If someone had predicted 30 years ago that iodine would become one
of the most important breast cancer treatments, not many people
would have believed it.
And they would have been right - it isn't. In fact, it's hardly used at all.
But it should be.
Iodine kills breast cancer cells without killing off normal cells in the
process. Because of this, it's ideal for both treatment and preve... ››› more
While no food or diet can promise 100% protection from breast cancer, research suggests that what you eat can impact your breast cancer risk. That's because some foods have the amazing ability to heal and protect your body from disease.
The latest breast cancer-fighting food on the block is the humble tomato, thanks to its ability to elevate levels of a hormone known to help regulate fat and bl... ››› more
A body of epidemiologic studies suggest that people with higher blood levels of vitamin D, otherwise known as the sunshine vitamin, are at lower risk for colorectal cancer.
Now, a new study published in the JAMA Oncology suggests that the same may hold true for breast cancer...
The study found that women with optimal vitamin D levels also had a better chance of surviving breast cancer. To u... ››› more
According to a recent study, undergoing regional anaesthesia during breast cancer surgery can lower your levels of inflammation and promote a better immune response.
These breakthrough findings may help improve the outcomes of breast cancer surgery. Read on for the full scoop...
Regional anaesthesia versus general anaesthetic – what’s the difference?
Regional anaesthestia is conducted b... ››› more
If you're diagnosed with a serious illness like breast cancer, what you put on your plate is probably the last thing on your mind.
It shouldn't be this way though - as Erin Ross, who works with cancer patients at the Cleveland Clinic in the United States, points out, meal planning and eating well is a vital part of your breast cancer treatment plan.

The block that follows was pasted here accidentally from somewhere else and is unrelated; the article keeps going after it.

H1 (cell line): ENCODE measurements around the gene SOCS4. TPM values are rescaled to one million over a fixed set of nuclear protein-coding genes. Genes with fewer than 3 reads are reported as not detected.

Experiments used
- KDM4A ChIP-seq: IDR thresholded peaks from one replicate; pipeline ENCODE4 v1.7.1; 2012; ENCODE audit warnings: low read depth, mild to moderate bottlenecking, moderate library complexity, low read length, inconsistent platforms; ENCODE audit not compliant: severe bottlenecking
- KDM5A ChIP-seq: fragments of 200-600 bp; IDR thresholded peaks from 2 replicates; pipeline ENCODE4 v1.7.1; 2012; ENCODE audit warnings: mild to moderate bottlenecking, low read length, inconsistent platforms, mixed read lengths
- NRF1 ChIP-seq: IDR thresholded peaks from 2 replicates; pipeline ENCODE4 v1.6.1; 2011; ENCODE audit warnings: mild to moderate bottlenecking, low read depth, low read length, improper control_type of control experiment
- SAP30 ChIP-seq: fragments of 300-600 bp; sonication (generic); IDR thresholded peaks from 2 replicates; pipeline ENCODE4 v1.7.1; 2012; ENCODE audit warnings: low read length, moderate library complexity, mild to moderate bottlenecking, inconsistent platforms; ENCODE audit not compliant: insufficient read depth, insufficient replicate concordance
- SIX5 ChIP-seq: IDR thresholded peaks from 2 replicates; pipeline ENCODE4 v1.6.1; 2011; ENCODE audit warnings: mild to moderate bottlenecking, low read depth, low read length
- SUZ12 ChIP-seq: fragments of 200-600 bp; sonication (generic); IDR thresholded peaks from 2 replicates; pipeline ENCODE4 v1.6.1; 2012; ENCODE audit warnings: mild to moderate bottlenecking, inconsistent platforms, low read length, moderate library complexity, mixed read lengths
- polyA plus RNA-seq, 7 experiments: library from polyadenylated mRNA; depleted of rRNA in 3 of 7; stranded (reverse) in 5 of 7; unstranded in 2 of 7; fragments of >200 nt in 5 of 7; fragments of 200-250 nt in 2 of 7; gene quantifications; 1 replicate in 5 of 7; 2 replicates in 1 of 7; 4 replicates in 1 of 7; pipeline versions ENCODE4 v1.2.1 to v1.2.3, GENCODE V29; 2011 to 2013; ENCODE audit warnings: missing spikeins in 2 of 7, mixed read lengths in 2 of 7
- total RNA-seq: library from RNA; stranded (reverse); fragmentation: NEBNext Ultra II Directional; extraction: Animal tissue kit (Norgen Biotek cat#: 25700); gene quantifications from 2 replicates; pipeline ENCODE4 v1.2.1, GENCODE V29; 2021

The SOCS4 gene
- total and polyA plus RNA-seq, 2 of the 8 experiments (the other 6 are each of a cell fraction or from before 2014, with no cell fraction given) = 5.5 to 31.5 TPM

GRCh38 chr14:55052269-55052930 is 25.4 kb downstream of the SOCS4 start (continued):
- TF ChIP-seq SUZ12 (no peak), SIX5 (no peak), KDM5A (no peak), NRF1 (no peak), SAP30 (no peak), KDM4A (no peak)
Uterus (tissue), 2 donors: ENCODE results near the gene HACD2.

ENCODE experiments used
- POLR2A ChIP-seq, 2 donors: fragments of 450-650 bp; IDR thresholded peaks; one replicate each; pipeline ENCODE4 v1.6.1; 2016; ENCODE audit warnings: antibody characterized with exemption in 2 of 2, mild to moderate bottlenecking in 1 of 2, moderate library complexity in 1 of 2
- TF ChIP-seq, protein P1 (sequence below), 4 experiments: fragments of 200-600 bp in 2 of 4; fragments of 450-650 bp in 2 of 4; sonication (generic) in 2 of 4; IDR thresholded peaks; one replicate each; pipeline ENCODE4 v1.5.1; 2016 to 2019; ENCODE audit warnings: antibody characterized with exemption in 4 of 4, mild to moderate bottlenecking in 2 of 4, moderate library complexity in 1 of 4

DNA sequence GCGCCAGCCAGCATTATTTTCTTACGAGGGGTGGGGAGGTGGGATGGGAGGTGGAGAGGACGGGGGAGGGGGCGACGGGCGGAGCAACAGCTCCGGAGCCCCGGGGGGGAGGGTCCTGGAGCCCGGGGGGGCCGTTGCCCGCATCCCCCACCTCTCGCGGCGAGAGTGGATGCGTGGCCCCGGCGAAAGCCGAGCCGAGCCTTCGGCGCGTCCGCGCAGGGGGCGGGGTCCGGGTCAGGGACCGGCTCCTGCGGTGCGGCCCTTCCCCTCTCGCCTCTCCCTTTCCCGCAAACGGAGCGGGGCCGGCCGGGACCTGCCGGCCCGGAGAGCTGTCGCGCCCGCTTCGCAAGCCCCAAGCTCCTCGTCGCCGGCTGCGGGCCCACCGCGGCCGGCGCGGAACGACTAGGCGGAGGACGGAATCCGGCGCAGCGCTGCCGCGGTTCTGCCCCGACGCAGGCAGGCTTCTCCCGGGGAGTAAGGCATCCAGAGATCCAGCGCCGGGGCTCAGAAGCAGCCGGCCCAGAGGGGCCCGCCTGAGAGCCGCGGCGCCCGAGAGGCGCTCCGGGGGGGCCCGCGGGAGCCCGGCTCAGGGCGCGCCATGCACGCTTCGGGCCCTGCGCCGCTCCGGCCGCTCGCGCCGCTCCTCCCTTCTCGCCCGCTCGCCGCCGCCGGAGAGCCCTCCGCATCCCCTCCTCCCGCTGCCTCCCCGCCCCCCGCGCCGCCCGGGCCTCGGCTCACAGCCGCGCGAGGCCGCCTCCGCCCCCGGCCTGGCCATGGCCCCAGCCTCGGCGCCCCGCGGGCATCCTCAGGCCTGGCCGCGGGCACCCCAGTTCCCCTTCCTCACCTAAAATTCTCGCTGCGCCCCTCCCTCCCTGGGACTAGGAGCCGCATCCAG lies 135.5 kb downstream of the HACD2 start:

“Eating well has physical, mental, and ... ››› more
If you were diagnosed with breast cancer in the past, there's around a 3% chance it may come back again, according to various studies.
One large-scale published in the Journal of Clinical Oncology in 2016 found that your risk for a relapse is highest within the first five years, and especially the first year or two after surgery.
While you'll be under the watchful eye of your doctor after su... ››› more
While studies haven't established a direct link between lifestyle habits and a lower risk of breast cancer, it's common sense that forming healthier habits benefits your overall health. Plus, surviving breast cancer is the perfect occasion to evaluate your habits.
“A cancer diagnosis represents a teachable moment,” says Julia Rowland, director of the National Cancer Institute's Office of Ca... ››› more
While women are 100 times more likely to be diagnosed with breast cancer than men, men can develop breast cancer too.
In fact, the American Cancer Society reports that more than 2,400 new cases of male breast cancer will be diagnosed this year. However, there's still a lot to be learned about this disease. Here's what we already know...
Only one in 1,000 men will develop breast cancer
The ... ››› more
Breakthrough! A 14 year-long study that looked at over 1,000,000 people has found that there are breast cancer benefits associated with high cholesterol. The study found that women with high cholesterol had significantly lower rates of the disease and improved mortality.
The link between high cholesterol and breast cancer is a topic that's been fascinating researchers for years. Dr Rahul Potlur... ››› more
A brand new research project at the University of Southern California (USC) Comprehensive Cancer Center is actively recruiting women with dense breast tissue to examine the effectiveness of a SoftVue, a novel ultrasound device.
SoftVue is the very first 3-D, whole-breast system that might better assist doctors in distinguishing normal breast tissue from cancers, as well as detect breast cancer... ››› more
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